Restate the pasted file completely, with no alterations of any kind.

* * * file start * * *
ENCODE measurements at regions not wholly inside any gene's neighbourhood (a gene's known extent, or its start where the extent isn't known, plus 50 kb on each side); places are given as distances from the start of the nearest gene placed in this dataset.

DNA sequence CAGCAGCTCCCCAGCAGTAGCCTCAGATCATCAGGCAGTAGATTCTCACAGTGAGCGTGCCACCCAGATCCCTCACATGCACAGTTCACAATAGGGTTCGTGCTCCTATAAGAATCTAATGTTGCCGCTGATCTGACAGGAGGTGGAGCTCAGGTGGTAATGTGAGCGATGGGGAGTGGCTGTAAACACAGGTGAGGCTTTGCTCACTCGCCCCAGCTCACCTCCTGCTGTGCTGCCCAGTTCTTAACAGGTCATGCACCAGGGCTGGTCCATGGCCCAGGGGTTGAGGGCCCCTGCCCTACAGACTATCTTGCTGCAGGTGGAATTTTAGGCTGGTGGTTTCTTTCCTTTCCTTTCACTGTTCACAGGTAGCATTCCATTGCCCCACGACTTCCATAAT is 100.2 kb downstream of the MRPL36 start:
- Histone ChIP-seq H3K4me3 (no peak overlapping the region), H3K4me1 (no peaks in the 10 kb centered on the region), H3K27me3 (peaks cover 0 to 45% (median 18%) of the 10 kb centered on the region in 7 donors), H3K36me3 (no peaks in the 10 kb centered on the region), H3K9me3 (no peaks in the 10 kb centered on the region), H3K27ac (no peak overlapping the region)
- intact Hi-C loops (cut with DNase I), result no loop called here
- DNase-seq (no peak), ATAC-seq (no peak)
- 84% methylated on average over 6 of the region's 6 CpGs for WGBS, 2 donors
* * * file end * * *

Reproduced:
ENCODE measurements at regions not wholly inside any gene's neighbourhood (a gene's known extent, or its start where the extent isn't known, plus 50 kb on each side); places are given as distances from the start of the nearest gene placed in this dataset.

DNA sequence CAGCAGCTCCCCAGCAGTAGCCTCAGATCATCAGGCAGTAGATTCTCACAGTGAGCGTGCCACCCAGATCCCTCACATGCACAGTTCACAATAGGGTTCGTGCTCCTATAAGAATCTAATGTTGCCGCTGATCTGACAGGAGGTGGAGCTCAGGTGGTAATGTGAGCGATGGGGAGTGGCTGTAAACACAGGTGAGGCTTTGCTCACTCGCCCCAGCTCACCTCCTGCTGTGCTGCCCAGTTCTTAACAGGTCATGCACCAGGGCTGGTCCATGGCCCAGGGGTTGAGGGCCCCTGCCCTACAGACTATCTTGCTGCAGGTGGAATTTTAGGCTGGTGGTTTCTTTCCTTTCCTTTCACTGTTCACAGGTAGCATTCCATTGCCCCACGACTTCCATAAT is 100.2 kb downstream of the MRPL36 start:
- Histone ChIP-seq H3K4me3 (no peak overlapping the region), H3K4me1 (no peaks in the 10 kb centered on the region), H3K27me3 (peaks cover 0 to 45% (median 18%) of the 10 kb centered on the region in 7 donors), H3K36me3 (no peaks in the 10 kb centered on the region), H3K9me3 (no peaks in the 10 kb centered on the region), H3K27ac (no peak overlapping the region)
- intact Hi-C loops (cut with DNase I), result no loop called here
- DNase-seq (no peak), ATAC-seq (no peak)
- 84% methylated on average over 6 of the region's 6 CpGs for WGBS, 2 donors